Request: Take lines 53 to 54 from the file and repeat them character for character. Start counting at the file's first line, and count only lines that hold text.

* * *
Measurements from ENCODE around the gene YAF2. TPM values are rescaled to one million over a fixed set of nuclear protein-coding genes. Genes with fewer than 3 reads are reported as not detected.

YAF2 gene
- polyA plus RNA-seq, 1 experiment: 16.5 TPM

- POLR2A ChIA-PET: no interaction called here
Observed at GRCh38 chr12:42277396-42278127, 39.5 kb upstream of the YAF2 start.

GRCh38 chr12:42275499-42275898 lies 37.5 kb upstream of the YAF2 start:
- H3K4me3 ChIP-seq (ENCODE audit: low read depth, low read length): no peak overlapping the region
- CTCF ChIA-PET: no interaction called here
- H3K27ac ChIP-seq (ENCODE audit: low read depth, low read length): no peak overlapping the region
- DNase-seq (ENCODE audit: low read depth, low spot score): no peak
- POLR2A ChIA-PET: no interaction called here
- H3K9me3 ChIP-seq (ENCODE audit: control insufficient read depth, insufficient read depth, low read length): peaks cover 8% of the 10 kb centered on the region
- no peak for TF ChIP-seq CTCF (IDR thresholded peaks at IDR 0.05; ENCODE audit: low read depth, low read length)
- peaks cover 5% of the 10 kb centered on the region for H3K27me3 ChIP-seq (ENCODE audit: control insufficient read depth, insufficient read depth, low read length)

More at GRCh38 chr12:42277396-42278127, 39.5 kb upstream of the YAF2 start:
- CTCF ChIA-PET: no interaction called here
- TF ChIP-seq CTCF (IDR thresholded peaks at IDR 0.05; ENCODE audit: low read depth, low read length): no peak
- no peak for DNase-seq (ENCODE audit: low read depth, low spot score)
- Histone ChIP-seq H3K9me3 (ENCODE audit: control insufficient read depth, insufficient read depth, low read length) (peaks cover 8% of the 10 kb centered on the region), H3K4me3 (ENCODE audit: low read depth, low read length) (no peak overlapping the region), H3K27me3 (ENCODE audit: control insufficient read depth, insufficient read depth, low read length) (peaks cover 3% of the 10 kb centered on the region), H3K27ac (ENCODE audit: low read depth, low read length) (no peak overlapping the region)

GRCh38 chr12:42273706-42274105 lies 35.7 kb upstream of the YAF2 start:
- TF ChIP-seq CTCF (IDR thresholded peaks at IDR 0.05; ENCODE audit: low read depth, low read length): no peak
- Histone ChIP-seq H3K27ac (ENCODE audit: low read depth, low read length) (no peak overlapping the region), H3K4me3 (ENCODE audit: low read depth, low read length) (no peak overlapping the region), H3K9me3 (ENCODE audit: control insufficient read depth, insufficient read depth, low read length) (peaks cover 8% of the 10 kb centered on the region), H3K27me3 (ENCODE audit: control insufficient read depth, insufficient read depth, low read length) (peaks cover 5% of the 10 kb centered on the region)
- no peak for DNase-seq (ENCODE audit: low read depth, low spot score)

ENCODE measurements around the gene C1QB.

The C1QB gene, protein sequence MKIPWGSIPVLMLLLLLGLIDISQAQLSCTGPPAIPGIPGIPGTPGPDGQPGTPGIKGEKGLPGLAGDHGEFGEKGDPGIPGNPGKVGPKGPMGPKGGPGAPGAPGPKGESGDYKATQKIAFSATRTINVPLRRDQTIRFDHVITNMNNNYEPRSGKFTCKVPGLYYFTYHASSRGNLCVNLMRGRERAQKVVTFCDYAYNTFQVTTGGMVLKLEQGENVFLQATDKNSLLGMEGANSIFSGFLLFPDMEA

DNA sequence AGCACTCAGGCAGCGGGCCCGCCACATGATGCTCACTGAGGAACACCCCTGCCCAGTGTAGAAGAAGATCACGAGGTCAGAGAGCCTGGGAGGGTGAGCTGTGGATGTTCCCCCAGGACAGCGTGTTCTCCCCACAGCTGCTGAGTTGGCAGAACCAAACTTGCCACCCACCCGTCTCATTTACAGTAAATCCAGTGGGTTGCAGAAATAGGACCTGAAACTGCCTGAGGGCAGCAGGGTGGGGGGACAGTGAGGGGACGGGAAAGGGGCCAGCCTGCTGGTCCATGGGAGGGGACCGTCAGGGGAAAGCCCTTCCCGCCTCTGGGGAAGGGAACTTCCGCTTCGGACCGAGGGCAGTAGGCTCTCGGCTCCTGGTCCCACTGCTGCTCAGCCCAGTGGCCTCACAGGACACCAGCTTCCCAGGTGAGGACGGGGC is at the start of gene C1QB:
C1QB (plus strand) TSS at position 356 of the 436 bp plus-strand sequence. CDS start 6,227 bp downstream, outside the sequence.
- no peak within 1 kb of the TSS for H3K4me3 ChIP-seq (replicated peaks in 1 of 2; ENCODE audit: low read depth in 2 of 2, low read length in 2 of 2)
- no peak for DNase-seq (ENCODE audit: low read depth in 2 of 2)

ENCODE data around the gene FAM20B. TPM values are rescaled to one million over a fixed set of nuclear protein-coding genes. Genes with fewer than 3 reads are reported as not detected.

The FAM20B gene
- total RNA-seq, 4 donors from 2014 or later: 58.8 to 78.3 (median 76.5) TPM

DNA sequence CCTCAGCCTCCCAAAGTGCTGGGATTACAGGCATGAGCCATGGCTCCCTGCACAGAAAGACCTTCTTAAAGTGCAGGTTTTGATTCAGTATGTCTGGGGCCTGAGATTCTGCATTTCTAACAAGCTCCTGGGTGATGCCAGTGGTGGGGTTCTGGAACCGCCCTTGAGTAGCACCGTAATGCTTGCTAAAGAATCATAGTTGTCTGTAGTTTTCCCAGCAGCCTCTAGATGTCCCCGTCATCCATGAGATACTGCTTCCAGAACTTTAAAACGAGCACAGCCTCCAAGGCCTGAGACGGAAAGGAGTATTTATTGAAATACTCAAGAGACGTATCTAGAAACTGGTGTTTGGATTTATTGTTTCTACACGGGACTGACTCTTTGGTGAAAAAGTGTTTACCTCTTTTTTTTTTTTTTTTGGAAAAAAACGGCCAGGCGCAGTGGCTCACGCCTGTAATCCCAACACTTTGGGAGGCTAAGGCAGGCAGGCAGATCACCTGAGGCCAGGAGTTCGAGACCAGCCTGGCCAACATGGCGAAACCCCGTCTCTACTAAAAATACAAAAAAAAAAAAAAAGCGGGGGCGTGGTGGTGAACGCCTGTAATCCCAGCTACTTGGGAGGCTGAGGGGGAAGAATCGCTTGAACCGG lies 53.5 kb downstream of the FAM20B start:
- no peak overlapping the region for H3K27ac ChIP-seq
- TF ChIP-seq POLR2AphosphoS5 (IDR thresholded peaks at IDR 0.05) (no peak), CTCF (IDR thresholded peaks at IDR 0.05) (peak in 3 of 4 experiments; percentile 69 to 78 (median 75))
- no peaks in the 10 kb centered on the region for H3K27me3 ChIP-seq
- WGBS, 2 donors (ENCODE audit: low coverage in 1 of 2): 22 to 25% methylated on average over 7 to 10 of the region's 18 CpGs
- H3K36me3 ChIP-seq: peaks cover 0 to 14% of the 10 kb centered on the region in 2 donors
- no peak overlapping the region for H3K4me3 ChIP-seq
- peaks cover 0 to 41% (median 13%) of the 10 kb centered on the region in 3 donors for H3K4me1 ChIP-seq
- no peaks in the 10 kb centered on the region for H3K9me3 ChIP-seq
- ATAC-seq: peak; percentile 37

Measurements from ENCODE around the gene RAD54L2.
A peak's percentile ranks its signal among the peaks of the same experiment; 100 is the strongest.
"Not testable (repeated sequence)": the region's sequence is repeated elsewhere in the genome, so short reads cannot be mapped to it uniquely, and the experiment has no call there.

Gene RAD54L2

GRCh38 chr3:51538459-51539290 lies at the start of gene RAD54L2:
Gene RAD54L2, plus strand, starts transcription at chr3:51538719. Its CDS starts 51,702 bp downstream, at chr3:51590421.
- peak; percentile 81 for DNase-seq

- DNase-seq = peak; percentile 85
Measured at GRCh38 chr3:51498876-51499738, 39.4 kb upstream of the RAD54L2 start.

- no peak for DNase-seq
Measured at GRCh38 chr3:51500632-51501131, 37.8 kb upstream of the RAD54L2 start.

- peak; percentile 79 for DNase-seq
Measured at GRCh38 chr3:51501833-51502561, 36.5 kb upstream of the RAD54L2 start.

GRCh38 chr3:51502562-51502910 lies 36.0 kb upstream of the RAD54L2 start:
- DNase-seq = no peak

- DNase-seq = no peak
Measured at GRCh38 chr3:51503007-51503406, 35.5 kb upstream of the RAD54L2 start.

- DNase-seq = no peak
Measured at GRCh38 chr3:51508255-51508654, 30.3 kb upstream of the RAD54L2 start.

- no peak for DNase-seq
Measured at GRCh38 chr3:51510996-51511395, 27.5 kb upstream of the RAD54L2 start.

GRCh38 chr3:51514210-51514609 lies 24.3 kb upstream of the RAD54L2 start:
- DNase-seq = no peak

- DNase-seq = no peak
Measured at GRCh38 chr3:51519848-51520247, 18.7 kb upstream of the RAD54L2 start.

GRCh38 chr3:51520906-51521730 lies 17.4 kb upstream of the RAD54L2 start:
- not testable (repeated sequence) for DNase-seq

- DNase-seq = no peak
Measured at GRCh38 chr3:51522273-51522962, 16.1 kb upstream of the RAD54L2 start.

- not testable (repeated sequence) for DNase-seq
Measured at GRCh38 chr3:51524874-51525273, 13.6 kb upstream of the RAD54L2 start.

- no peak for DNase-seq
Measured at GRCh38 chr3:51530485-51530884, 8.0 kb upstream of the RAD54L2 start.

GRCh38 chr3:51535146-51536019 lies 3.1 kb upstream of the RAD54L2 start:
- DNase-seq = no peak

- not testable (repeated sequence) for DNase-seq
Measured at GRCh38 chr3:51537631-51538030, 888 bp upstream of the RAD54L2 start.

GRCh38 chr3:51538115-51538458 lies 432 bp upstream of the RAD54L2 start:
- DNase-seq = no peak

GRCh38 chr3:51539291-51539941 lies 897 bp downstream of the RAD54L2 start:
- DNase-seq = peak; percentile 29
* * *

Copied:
Measured at GRCh38 chr3:51500632-51501131, 37.8 kb upstream of the RAD54L2 start.

- peak; percentile 79 for DNase-seq